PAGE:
Sunday, March 18, 2012

Sex and Sensibility: Gertrude and Claudius by John Updike


Come, follow me down these winding stairs to my basement.  Step over here and look at my bookcases, all 29 of them.  Ignore the other 28 and concentrate on this one bookcase and, in particular, these two shelves.  Do you see that?  All those Rabbits and Bechs with their sex and Protestant crises.  Irrefutable proof that John Updike is a master of my universe.

Today is Updike's birthday--had he lived, he would have been blowing out 80 candles on his cake--and so my thoughts turned to his books and their influence on my own writing.  Rabbit, Run is the book which first grabbed me, back when I was a junior in high school.  You must believe me when I say that as I sat there in my cramped desk in English class holding that yellowed and musty paperback book in my hands, the rubbery ping of Rabbit Angstrom's basketball literally sucked the breath out of my lungs.  It was a tipping point for my soul (grandiose as that may sound).  I'll have more to say about Rabbit, Run at a later date when I can form more coherent thoughts, but for now here's a review of one of Updike's late-career books, Gertrude and Claudius, which I wrote twelve years ago, back when the author still had about a dozen more books left in him.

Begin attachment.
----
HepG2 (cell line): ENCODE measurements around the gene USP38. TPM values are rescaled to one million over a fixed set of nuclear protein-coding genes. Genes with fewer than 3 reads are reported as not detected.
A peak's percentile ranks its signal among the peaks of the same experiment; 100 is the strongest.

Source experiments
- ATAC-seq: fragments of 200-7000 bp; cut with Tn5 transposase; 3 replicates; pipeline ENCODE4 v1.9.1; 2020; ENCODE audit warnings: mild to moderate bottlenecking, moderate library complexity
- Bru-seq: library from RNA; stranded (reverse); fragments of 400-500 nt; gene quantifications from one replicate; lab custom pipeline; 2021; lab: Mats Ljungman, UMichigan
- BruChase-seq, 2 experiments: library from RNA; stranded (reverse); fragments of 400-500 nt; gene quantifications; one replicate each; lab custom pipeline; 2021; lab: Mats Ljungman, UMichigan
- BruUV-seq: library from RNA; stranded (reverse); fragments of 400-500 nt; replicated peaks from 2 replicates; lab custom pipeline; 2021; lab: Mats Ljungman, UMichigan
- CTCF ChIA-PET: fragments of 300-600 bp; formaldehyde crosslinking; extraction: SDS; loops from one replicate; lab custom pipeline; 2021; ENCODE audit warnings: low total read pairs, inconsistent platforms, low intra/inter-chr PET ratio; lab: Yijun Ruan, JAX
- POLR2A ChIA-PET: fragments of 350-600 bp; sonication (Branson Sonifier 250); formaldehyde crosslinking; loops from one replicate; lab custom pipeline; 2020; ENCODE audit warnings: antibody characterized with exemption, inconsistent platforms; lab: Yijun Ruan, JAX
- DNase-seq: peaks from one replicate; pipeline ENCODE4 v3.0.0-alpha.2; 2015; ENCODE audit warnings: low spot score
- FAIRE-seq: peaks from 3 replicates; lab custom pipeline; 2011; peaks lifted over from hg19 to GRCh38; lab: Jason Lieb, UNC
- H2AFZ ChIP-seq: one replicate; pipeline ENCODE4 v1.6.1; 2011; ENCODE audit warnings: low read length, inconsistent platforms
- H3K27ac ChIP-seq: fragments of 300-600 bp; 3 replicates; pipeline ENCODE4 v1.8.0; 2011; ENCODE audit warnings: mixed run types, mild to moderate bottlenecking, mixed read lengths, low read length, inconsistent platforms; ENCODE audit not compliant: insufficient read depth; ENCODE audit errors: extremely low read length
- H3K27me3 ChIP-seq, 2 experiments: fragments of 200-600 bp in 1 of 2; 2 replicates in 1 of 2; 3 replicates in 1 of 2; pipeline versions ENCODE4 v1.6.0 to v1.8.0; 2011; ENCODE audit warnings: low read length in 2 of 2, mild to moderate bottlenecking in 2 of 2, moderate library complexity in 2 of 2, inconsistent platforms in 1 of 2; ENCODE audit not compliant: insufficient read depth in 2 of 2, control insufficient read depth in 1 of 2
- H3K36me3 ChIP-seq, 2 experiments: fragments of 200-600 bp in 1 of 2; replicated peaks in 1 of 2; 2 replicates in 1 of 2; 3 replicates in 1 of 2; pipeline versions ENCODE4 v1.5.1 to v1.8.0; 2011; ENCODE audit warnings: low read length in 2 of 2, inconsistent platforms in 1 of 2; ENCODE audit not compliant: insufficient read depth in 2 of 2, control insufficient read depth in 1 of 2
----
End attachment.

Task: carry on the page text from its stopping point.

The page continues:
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To Updike or not to Updike.

That is the question some readers will ponder as they consider the prolific author’s nineteenth novel, Gertrude and Claudius, a densely-worded tale of the events leading up to Hamlet.

To those indecisive readers, I say, “Get thee to a bookery!”

Updike is at his finest hour in these pages, delivering a fresh view of the Hamlet tale that will especially appeal to lovers of the Bard.  Updike’s narrative focuses on the years prior to the first “Is that a ghost I see before me?” scene of Shakespeare’s play.  Using ancient texts as well as Shakespeare’s Quarto versions as his basis, Updike begins with Gertrude forced into marriage with King Hamlet.  An “ample, serene, dewy and sensible girl,” she resists the political union at first.  However, a night of Nordic sex, written with Updike’s typically delicate earthiness, soon changes her mind and she lends her heart to the king.